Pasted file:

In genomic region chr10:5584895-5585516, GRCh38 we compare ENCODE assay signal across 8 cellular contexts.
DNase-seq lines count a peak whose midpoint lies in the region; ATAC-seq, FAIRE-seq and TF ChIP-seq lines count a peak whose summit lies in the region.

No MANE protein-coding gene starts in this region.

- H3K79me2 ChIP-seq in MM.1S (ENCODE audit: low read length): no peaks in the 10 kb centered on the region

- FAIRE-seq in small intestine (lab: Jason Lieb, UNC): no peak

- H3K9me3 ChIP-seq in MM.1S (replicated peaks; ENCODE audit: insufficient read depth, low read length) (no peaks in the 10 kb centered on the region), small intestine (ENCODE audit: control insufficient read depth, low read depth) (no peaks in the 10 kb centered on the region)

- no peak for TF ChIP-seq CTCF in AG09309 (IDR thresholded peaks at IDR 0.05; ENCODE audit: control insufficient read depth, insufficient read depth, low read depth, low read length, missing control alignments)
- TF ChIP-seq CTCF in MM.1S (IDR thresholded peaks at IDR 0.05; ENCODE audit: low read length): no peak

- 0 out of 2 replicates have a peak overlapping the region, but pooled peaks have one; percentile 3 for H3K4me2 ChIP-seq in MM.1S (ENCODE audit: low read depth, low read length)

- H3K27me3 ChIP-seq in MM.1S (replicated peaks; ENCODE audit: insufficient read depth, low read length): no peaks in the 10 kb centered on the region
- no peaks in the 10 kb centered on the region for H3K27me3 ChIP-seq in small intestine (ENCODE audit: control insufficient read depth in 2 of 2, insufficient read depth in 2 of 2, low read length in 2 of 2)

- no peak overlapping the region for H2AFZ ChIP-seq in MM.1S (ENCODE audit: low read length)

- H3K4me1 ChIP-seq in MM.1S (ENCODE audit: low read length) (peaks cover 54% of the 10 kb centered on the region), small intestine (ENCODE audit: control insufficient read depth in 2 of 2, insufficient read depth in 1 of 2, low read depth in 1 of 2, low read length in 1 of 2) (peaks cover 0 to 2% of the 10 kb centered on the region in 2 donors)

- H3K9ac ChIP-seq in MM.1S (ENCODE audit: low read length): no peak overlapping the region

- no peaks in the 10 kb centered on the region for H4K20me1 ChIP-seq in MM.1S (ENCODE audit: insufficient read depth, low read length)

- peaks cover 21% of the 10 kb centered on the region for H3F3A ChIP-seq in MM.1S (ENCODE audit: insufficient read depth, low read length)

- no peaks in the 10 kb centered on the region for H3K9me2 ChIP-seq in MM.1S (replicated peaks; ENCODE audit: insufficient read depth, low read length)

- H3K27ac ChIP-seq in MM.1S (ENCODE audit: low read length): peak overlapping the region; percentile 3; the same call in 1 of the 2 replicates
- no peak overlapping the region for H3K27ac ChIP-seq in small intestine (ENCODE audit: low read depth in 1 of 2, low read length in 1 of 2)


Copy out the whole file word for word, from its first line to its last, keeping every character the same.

In genomic region chr10:5584895-5585516, GRCh38 we compare ENCODE assay signal across 8 cellular contexts.
DNase-seq lines count a peak whose midpoint lies in the region; ATAC-seq, FAIRE-seq and TF ChIP-seq lines count a peak whose summit lies in the region.

No MANE protein-coding gene starts in this region.

- H3K79me2 ChIP-seq in MM.1S (ENCODE audit: low read length): no peaks in the 10 kb centered on the region

- FAIRE-seq in small intestine (lab: Jason Lieb, UNC): no peak

- H3K9me3 ChIP-seq in MM.1S (replicated peaks; ENCODE audit: insufficient read depth, low read length) (no peaks in the 10 kb centered on the region), small intestine (ENCODE audit: control insufficient read depth, low read depth) (no peaks in the 10 kb centered on the region)

- no peak for TF ChIP-seq CTCF in AG09309 (IDR thresholded peaks at IDR 0.05; ENCODE audit: control insufficient read depth, insufficient read depth, low read depth, low read length, missing control alignments)
- TF ChIP-seq CTCF in MM.1S (IDR thresholded peaks at IDR 0.05; ENCODE audit: low read length): no peak

- 0 out of 2 replicates have a peak overlapping the region, but pooled peaks have one; percentile 3 for H3K4me2 ChIP-seq in MM.1S (ENCODE audit: low read depth, low read length)

- H3K27me3 ChIP-seq in MM.1S (replicated peaks; ENCODE audit: insufficient read depth, low read length): no peaks in the 10 kb centered on the region
- no peaks in the 10 kb centered on the region for H3K27me3 ChIP-seq in small intestine (ENCODE audit: control insufficient read depth in 2 of 2, insufficient read depth in 2 of 2, low read length in 2 of 2)

- no peak overlapping the region for H2AFZ ChIP-seq in MM.1S (ENCODE audit: low read length)

- H3K4me1 ChIP-seq in MM.1S (ENCODE audit: low read length) (peaks cover 54% of the 10 kb centered on the region), small intestine (ENCODE audit: control insufficient read depth in 2 of 2, insufficient read depth in 1 of 2, low read depth in 1 of 2, low read length in 1 of 2) (peaks cover 0 to 2% of the 10 kb centered on the region in 2 donors)

- H3K9ac ChIP-seq in MM.1S (ENCODE audit: low read length): no peak overlapping the region

- no peaks in the 10 kb centered on the region for H4K20me1 ChIP-seq in MM.1S (ENCODE audit: insufficient read depth, low read length)

- peaks cover 21% of the 10 kb centered on the region for H3F3A ChIP-seq in MM.1S (ENCODE audit: insufficient read depth, low read length)

- no peaks in the 10 kb centered on the region for H3K9me2 ChIP-seq in MM.1S (replicated peaks; ENCODE audit: insufficient read depth, low read length)

- H3K27ac ChIP-seq in MM.1S (ENCODE audit: low read length): peak overlapping the region; percentile 3; the same call in 1 of the 2 replicates
- no peak overlapping the region for H3K27ac ChIP-seq in small intestine (ENCODE audit: low read depth in 1 of 2, low read length in 1 of 2)